Report: Terrence Cody, other 2009 Alabama players received money for signing memorabilia
Whether or not you think college football players should be able to make money or not, the current rules prevent athletes from making any money from their status as college athletes.
However, according to a new report from Sports Illustrated, several members of Bama’s 2009 national championship team were paid for their autographs on various pieces of memorabilia.
Star DL Terrence Cody was the biggest name mentioned by Luke Winn’s report, which involved memorabilia dealers Cliff Panezich and Adam Bollinger.
As you can see in the section of the story below (the full report can be found here), Panezich and Bollinger said former Crimson Tide CB Marquis Johnson helped them facilitate the signings:
Panezich and Bollinger arrived in Tuscaloosa during winter break, when the football team wasn’t practicing, so finding players required improvisation. The first member of the Crimson Tide they say they encountered—and asked to sign, outside of a dorm—was cornerback Marquis Johnson. The two collectors had 40-odd white-paneled footballs, each emblazoned with Alabama’s logo, laid out in the rear bed of their SUV, and “[Johnson] signed a few,” Panezich says. “[He] talked about getting paid to do the rest. . . . We paid him up front and . . . he recruited everybody else to come and sign. He’d go into the dorm, grab a couple guys—$20, $30, $40, depending on who the player was—and they’d all come sign 40 team items.”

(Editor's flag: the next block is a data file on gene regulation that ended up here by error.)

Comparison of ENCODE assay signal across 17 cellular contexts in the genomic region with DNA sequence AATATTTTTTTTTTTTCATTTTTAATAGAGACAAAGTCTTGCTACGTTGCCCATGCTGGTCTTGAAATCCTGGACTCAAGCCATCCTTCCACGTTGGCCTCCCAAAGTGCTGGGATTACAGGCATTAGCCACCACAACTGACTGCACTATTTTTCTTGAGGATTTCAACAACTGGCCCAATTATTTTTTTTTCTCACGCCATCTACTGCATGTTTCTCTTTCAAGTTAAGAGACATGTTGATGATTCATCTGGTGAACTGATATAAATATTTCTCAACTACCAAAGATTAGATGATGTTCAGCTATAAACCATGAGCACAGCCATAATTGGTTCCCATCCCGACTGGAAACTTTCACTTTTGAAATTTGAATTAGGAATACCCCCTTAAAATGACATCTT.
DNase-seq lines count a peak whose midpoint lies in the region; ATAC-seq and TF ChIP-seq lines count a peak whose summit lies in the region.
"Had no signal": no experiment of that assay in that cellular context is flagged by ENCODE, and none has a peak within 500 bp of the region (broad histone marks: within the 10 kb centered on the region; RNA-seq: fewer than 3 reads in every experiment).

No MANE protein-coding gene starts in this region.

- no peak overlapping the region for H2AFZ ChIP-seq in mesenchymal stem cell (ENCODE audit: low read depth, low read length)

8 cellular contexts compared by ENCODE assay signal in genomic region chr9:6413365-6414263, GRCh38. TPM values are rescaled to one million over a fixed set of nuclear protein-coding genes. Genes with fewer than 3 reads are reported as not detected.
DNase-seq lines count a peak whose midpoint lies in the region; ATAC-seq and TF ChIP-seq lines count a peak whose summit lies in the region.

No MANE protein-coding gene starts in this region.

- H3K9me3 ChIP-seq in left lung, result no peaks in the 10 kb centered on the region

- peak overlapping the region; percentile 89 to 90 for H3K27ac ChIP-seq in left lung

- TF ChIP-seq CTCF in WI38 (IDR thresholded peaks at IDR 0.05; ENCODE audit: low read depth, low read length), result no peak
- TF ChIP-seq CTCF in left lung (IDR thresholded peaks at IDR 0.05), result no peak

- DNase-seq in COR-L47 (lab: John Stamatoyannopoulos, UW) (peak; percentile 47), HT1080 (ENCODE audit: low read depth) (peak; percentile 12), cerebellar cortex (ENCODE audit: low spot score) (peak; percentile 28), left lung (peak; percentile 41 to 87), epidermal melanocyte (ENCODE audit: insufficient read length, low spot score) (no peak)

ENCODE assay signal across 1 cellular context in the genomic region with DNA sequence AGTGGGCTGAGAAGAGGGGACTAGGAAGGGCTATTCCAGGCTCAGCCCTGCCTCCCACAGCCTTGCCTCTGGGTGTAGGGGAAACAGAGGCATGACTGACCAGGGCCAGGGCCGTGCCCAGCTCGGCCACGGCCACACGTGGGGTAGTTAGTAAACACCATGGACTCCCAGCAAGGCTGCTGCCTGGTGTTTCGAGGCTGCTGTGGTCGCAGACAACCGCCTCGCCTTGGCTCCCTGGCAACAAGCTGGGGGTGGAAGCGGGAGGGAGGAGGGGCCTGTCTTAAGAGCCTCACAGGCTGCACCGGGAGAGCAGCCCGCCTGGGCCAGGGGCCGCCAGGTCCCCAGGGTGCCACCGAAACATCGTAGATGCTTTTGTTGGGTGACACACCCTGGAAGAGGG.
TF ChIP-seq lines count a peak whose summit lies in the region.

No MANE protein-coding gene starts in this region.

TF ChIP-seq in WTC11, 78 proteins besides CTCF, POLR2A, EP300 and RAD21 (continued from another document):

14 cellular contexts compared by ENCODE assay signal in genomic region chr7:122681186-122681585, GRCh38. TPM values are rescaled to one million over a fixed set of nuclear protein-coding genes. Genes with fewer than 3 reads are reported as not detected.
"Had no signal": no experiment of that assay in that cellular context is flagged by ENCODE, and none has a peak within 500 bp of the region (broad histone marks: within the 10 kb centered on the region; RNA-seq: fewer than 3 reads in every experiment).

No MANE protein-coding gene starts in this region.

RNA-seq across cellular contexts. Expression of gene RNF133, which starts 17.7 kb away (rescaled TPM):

The report goes on to say a lot of players signed the memorabilia, but not everyone — including QB Greg McElroy — took the money, citing eligibility concerns:
Panezich says Johnson was paid roughly $200, but “not everyone took money. [Defensive tackle] Terrence Cody was probably the biggest. He got paid to sign all the team stuff—and then we heard he was interested in making some more money. So he came out and signed a bunch of mini helmets that he inscribed, like 2X ALL-AMERICAN, or 2 BLOCKED FGS AGAINST TENNESSEE, very specific stuff.” Panezich recalls that they paid Cody around $400 total. (SI obtained cellphone video from Panezich that shows Johnson, fellow cornerback Rod Woodson and tight end Colin Peek autographing items; Panezich says that Peek, as well as running back Ali Sharrief and QB Greg McElroy, signed but declined compensation in order to comply with NCAA rules.
Obviously, as such a prominent figure in this story, Johnson had a response, which his agent issued below:
Cody, through his agent, declined to comment. Says Johnson: “I never got paid. I don’t know [Panezich].” Woodson could not be reached for comment. When asked if the school had knowledge of the signings, an Alabama spokesman said, in part, “As part of our comprehensive compliance and education program, we routinely review all situations of potential concern and address matters such as these with all of our student-athletes.”)
Obviously, this situation happened eight years ago, so it is unclear what, if anything, the NCAA will do about it. However, it’s certainly not a good look for the Crimson Tide, even if it’s silly that players can’t make money from their own autograph.